In Episode 112 of The Big Web Show, Jeffrey Zeldman talks with Mat Marquis about, among other things, their first jobs. Mat did a lot of random jobs before he got started in web design, including carpentry. One of Jeffrey's jobs was removing asbestos from buildings.
Recently, I had a debate with Andy Budd about career paths. He argued that people going straight into the web industry without any former non-web work experience are missing out in some way. My argument was that so many young people are already excellent web designers or developers and well-rounded individuals before they're even old enough to get a first job, that they shouldn't have to stock shelves in a supermarket for a year just because us old-timers think it builds character.
But, like many debates I've had with Andy, after a lot of thinking I've reluctantly come round to his way of thinking.
Although I worked as a web developer straight out of school, it wasn't my first job. I got a monthly paycheque for singing in a choir 3 days a week before and after school from the age of 8 to 15. I had a paper round from 13, until I was 16 and old enough to get my first weekend job at a juice bar to save up for my computer (I was really well paid for a 16 year old: £5.50 an hour). I did that for 2 years. It wasn't scraping asbestos off of walls, but it was tough, and I'm glad I did it (and also very glad I don't do it any more). I learnt a lot about dealing with customers, managing people, and keeping calm when stuff got hectic.
First jobs are also something Dan Benjamin and Merlin Mann discuss quite a bit on their podcast, Back to Work. They talk about catering jobs like it's a rite of passage, that it makes you a better human. I'm inclined to agree. When I see someone being rude to catering staff, I'm pretty sure they haven't had to do that job, because otherwise they'd show more empathy.
Some of the web designers and developers I look up to most also have unusual former careers. Richard Rutter was an engineer working on oil rigs, Cole Henley was an archeologist, Jeremy Keith sold bread and went busking around Europe. And of course, Andy Budd was a shark wrangler (for realsies). Although I don't imagine a former shark-wrangling job helps Andy when he's dealing with clients (or maybe it does), I'm sure these respective paths helped them better understand people who aren't web designers and developers. I also think it gives them a different perspective on the world that indirectly improves their work.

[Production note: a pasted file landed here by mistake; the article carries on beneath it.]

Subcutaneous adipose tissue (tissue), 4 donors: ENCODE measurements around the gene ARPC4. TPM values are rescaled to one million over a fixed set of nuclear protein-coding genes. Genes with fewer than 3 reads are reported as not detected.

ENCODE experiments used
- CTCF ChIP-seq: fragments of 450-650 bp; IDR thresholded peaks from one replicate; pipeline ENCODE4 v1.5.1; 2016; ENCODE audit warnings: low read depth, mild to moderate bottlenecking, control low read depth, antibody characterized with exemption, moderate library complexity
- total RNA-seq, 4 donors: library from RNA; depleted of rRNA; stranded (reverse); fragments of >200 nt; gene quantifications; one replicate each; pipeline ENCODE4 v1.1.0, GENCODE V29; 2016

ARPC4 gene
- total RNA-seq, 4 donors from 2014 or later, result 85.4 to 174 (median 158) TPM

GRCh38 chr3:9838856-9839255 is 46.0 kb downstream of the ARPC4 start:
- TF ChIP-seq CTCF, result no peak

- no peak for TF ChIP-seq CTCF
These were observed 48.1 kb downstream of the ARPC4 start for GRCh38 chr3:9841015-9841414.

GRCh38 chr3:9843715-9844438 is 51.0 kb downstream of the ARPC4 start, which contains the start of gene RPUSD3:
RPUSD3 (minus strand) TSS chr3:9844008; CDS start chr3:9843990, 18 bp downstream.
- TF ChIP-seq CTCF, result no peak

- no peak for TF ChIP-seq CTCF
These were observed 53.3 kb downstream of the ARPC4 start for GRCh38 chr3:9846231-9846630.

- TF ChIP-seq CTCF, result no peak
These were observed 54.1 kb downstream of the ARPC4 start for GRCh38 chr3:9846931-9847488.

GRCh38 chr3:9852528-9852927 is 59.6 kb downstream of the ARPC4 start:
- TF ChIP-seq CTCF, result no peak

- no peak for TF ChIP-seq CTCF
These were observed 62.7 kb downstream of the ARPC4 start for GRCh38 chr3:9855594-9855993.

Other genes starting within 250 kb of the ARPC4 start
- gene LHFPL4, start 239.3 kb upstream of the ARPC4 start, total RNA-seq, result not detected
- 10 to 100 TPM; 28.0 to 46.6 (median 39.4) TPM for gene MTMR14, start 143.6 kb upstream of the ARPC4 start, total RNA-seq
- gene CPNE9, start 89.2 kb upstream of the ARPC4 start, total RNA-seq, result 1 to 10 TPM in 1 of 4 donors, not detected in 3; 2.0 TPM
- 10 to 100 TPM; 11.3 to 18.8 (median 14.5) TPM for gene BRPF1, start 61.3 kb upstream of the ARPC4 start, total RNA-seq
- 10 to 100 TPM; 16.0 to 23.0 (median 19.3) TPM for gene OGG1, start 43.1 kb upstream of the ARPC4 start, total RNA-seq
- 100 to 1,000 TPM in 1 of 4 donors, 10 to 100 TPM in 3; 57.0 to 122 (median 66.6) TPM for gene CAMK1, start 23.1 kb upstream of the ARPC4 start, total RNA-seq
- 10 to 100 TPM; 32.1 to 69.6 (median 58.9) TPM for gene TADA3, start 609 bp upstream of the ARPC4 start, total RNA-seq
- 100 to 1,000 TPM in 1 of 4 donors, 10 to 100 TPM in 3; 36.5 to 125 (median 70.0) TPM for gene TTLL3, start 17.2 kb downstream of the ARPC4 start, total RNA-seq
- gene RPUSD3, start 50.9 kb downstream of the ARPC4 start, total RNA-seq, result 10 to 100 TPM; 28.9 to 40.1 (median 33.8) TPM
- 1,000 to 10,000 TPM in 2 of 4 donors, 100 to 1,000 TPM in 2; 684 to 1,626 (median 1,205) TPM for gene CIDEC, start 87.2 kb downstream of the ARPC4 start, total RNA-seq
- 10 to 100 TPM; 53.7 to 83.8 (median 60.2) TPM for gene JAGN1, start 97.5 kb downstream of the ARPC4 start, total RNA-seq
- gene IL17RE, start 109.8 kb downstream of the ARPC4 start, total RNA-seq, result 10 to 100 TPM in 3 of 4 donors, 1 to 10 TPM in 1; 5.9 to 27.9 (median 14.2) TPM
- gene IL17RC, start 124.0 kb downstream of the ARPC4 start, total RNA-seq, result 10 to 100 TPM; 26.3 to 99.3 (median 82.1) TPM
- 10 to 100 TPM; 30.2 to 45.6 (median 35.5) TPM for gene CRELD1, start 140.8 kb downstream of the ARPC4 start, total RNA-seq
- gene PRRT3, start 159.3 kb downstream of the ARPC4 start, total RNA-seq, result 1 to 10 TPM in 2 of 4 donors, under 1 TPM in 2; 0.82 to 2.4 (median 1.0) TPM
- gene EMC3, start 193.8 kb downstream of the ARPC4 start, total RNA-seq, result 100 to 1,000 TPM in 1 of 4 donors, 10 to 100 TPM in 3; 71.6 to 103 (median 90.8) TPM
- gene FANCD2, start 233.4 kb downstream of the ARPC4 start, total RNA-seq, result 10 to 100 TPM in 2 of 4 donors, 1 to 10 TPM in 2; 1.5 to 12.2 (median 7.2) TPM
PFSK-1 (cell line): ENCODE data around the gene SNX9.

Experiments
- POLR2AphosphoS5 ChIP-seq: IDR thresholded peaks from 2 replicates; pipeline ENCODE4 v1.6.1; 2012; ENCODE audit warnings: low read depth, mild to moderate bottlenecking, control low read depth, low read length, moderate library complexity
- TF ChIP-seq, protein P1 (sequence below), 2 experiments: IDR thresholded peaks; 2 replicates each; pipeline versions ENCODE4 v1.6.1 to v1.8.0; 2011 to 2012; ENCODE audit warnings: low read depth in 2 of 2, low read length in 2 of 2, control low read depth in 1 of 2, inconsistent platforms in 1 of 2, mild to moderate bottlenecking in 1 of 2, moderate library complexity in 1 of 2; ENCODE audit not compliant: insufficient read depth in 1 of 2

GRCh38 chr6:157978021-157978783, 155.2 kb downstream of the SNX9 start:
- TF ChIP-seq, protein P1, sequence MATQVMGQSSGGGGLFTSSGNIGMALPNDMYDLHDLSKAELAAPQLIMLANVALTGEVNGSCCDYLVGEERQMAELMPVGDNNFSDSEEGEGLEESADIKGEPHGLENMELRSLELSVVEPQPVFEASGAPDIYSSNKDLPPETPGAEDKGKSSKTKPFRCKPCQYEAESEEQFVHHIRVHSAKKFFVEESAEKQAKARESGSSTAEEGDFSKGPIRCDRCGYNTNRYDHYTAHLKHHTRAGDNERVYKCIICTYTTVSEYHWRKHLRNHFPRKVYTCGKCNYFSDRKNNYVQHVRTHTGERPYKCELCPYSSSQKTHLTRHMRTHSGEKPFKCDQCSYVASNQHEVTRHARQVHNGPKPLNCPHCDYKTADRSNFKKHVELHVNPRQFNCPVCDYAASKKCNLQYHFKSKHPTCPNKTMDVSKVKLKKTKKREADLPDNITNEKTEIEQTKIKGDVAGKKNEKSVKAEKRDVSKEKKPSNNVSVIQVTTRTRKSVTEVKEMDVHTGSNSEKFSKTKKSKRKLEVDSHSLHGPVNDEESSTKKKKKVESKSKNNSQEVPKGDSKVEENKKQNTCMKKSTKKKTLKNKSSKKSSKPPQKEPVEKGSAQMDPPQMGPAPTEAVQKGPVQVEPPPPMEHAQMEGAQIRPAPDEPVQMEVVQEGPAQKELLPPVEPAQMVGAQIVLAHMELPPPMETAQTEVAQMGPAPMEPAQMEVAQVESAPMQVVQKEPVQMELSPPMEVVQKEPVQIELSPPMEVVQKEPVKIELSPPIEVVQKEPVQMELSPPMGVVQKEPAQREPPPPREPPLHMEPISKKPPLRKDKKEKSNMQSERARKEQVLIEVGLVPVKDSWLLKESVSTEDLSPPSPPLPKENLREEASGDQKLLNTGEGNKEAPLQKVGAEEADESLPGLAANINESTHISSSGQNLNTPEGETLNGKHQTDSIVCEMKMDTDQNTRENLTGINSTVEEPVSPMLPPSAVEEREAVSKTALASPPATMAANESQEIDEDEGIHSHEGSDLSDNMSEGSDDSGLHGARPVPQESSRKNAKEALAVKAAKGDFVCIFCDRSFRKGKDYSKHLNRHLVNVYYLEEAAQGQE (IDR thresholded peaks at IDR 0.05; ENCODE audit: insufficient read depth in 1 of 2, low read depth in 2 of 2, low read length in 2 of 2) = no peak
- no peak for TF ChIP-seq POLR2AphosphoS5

The web industry feels increasingly homogenous. We love beer, bacon and beards. Developers are hired straight out of college, and I'm worried companies are shunning prospective hires who are older, who have some of that worldly experience, but who haven't been coding since they were in primary school. I'm concerned that a lot of the things we build reflect that – does the world really need another coffee app?
This is one of the reasons I greatly respect Code for America. They're building things that can improve whole communities based on real needs, like an app for people on food stamps. I wonder if the people who work on these projects are former public servants, teachers, or maybe even on food stamps themselves. To make something that's really going to work, you need people who understand not just the technology, but the politics around it, and of course the users themselves.
I think we'll lose something if an entire generation of web designers and developers have come straight out of school or college having never worked in a different industry. I don't want to dissuade young people from diving straight into a career they enjoy, but one of the things I think makes the industry great (and interesting) is the diversity of different backgrounds and experiences. Maybe companies should consider that when they're sifting through job applications.